House, Senate Negotiators Near Deal on Energy Bill
STEVE INSKEEP, host:
It's taken years to get this far, but negotiators in Congress are close to passing an energy bill. The overall goal is to cut reliance on foreign oil and promote conservation. House and Senate negotiators agreed early this morning on some key provisions, though they are still debating tax breaks for energy companies. NPR's Brian Naylor reports this morning on what's in the plan and, just as important, what's left out.
BRIAN NAYLOR reporting:
President Bush has pushed Congress to adopt a nationwide energy policy since he first came to office, and now appears on the verge of reaching his long-sought goal, largely because lawmakers have avoided some of the pitfalls of the past. The biggest fell out of the bill over the weekend when House negotiators conceded defeat over a controversial proposal to give producers of the gasoline additive MTBE immunity from legal liability. The additive has polluted groundwater supplies in several states, and a similar liability clause torpedoed energy legislation in the last Congress.
But while the House negotiators conceded the MTBE provision, they gave no ground on some modest conservation provisions favored by the Senate. Democratic Senator Byron Dorgan, of North Dakota, argued for a provision calling for cutting energy consumption by a million barrels of oil a day.
Senator BYRON DORGAN (Democrat, North Dakota): We need oil. I understand that. But we are increasingly addicted to oil that comes from off of our shores. It's now 60 percent. The expectation is that will grow to 69 percent. We need to address it. This is addressing it in the most minimal way, but, nonetheless, is a step in the right direction.
NAYLOR: But House negotiators, led by conference chairman Joe Barton, a Texas Republican, were dismissive of the proposal.
Representative JOE BARTON (Republican, Texas; Conference Chairman): Just telling the president to wave a magic wand, and tell each and every one of us that we need to conserve may sound good, and, obviously, our friends in the Senate think it's good policy, but those of us who are elected directly by the people every two years have a little bit different view of that.
NAYLOR: The House also rejected a Senate-backed plan that would have required 10 percent of electricity be generated by renewable sources. But renewables weren't left out of the bill entirely. The measure contains billions of dollars in loan guarantees offered for everything from wind generation to coal gasification to nuclear power plants. Massachusetts Democrat, Ed Markey, said the guarantees were unnecessary subsidies at a time when energy prices are at record highs.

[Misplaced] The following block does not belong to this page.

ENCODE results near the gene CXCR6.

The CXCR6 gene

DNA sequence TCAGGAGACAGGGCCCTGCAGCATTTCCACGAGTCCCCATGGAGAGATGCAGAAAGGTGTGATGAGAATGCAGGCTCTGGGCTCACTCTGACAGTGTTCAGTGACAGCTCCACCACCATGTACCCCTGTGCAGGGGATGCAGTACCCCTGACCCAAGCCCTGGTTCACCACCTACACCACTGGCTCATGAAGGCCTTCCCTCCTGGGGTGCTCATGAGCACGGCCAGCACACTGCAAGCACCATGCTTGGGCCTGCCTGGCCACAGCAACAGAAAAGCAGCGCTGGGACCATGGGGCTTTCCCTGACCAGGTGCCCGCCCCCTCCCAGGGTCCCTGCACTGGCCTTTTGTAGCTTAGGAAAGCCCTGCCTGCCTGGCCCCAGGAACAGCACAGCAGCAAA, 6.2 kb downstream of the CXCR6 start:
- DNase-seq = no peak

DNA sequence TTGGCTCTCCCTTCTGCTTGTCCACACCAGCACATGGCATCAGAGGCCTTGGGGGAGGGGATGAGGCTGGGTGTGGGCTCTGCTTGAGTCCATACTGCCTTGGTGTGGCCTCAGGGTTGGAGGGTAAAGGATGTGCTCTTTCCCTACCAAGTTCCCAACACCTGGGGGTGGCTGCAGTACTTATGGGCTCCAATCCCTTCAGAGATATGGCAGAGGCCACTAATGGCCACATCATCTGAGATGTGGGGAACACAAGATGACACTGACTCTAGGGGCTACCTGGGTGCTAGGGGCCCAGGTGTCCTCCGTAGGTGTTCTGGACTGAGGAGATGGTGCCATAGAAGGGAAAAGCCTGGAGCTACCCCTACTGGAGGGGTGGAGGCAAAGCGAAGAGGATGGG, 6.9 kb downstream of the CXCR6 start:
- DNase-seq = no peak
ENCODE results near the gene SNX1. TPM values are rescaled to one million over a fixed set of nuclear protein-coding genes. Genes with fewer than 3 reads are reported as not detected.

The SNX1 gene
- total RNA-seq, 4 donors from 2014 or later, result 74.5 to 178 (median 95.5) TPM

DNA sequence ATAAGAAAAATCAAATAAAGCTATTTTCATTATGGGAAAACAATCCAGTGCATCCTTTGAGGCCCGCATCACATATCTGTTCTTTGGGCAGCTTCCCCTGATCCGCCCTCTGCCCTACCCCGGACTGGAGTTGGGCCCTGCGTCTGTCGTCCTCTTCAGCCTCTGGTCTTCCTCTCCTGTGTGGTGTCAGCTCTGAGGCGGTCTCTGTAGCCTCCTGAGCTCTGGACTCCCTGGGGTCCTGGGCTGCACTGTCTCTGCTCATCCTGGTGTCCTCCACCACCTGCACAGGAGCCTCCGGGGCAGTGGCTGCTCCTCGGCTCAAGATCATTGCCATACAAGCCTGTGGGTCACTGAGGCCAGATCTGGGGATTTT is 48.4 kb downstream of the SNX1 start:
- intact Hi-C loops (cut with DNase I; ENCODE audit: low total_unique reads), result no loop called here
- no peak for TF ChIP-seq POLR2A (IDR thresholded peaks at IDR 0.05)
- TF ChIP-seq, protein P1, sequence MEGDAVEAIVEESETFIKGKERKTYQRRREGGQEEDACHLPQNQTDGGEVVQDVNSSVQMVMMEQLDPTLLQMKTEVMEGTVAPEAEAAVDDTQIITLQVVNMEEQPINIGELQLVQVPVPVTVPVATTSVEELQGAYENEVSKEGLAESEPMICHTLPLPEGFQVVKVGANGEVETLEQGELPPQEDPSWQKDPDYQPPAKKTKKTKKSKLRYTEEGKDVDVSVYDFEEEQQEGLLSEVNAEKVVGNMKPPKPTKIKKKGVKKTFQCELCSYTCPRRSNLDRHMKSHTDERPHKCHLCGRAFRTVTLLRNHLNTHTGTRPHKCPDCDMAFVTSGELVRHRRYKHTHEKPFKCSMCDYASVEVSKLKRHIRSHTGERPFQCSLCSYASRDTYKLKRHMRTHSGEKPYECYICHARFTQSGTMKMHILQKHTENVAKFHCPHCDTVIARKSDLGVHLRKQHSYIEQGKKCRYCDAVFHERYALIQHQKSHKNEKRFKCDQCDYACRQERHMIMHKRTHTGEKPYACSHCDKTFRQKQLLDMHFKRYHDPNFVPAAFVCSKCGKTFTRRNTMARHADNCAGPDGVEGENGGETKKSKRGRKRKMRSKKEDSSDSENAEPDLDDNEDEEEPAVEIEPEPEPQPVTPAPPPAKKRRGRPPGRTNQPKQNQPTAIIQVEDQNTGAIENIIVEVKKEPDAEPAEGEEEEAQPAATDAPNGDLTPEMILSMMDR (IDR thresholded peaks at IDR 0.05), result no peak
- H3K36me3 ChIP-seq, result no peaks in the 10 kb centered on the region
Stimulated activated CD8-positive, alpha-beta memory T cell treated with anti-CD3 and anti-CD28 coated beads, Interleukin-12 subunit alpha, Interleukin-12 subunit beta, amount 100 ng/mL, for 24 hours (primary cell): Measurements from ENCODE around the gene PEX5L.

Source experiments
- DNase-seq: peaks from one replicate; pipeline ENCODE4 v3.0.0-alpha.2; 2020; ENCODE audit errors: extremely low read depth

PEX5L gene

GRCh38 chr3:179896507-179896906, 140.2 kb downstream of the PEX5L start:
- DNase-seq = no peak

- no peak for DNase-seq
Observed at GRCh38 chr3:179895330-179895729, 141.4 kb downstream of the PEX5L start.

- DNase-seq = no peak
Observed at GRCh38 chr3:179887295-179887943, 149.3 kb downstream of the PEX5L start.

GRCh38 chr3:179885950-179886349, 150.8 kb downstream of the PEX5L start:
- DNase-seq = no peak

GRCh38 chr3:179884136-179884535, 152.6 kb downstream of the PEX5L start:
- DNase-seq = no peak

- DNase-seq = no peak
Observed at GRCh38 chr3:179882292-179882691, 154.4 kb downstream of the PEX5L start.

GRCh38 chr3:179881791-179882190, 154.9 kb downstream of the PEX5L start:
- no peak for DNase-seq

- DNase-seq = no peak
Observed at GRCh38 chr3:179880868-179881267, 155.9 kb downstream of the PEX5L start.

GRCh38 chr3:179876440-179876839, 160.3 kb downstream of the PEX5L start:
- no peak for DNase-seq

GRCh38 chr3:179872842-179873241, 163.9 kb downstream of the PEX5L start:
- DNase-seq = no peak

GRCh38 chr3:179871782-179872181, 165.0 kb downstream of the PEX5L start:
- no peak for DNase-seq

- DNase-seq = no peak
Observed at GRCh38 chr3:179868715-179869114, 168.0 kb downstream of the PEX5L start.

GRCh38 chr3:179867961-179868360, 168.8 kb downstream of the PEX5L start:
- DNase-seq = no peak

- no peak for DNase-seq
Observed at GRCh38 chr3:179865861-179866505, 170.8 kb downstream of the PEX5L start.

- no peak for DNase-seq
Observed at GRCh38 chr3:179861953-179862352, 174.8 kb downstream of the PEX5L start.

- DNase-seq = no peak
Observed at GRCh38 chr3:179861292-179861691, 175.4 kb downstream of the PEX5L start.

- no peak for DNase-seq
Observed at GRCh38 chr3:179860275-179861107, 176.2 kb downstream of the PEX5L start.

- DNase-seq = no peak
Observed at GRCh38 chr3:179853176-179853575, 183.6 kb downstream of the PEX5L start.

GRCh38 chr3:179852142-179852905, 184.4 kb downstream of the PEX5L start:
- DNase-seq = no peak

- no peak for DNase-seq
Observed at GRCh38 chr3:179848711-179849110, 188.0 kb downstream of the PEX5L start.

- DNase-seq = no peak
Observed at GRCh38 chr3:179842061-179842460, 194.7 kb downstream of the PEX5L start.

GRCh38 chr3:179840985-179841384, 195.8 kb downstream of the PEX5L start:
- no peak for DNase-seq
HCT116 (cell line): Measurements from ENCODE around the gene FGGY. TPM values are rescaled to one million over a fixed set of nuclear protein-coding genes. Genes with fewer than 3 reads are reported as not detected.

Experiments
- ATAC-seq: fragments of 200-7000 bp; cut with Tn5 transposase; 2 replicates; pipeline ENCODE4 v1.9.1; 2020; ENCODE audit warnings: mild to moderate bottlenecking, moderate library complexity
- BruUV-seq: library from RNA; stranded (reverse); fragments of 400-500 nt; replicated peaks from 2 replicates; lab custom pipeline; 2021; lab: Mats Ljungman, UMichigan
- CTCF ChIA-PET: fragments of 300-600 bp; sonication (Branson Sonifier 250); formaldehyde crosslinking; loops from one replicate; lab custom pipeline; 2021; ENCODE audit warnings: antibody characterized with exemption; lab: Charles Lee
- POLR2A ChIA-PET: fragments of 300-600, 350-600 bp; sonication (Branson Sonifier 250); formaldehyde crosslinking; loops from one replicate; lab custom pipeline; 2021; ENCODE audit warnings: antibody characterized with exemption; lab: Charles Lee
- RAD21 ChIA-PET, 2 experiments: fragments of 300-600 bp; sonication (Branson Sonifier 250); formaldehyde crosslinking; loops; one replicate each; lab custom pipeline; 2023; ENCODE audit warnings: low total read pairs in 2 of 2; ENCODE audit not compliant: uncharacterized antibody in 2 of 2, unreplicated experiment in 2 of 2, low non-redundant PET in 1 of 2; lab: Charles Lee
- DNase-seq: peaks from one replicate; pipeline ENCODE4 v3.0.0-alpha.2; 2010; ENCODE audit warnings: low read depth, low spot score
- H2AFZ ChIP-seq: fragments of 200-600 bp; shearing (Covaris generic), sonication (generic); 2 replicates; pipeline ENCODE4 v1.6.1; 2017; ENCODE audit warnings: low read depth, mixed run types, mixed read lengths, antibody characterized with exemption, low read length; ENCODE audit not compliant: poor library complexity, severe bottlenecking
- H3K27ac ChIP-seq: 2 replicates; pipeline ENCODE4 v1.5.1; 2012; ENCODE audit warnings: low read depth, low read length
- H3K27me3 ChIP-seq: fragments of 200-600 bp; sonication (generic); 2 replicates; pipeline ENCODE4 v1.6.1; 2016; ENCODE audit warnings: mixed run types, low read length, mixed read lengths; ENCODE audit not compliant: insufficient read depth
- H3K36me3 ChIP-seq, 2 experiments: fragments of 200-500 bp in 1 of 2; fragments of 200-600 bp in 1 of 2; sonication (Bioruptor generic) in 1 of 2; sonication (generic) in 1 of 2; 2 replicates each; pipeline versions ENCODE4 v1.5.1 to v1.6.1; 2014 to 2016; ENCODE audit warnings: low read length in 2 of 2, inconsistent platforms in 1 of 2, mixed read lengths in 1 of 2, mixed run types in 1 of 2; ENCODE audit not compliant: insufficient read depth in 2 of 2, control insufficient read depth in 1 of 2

Representative ED MARKEY (Democrat, Massachusetts): It's bad enough that we are allowing the oil companies, the coal, the gas, the nuclear to tip consumers upside down and shake money out of their pockets, and we're not going to do anything about it in this bill, but to then shake money out of them as taxpayers, as well, to subsidize the very same companies, is absolutely fiscally irresponsible.
NAYLOR: Opponents of an inventory of offshore oil sites also used fiscal arguments to press their case. They say the inventory could be the first step toward drilling on the outer continental shelf, the OCS, something Florida lawmakers, such as Republican Michael Bilirakis, opposed.
Representative MICHAEL BILIRAKIS (Republican, Florida): We have to ask ourselves: Why do we want to spend billions of dollars to take an inventory of all of this OCS area--is under a moratorium, which it is--which cannot be drilled for oil and natural gas.
NAYLOR: But the effort to remove the provision from the bill failed. The energy bill's biggest impact may be on grain farmers. It would double production of ethanol to seven and a half billion gallons by 2012. The tax parts of the measure remain a work in progress, work that's being done behind closed doors. But lawmakers are likely to provide some $10 billion in tax breaks for energy companies, which the White House says are unnecessary, but which the president is not threatening to veto. Brian Naylor, NPR News, the Capitol.
INSKEEP: This is NPR News.
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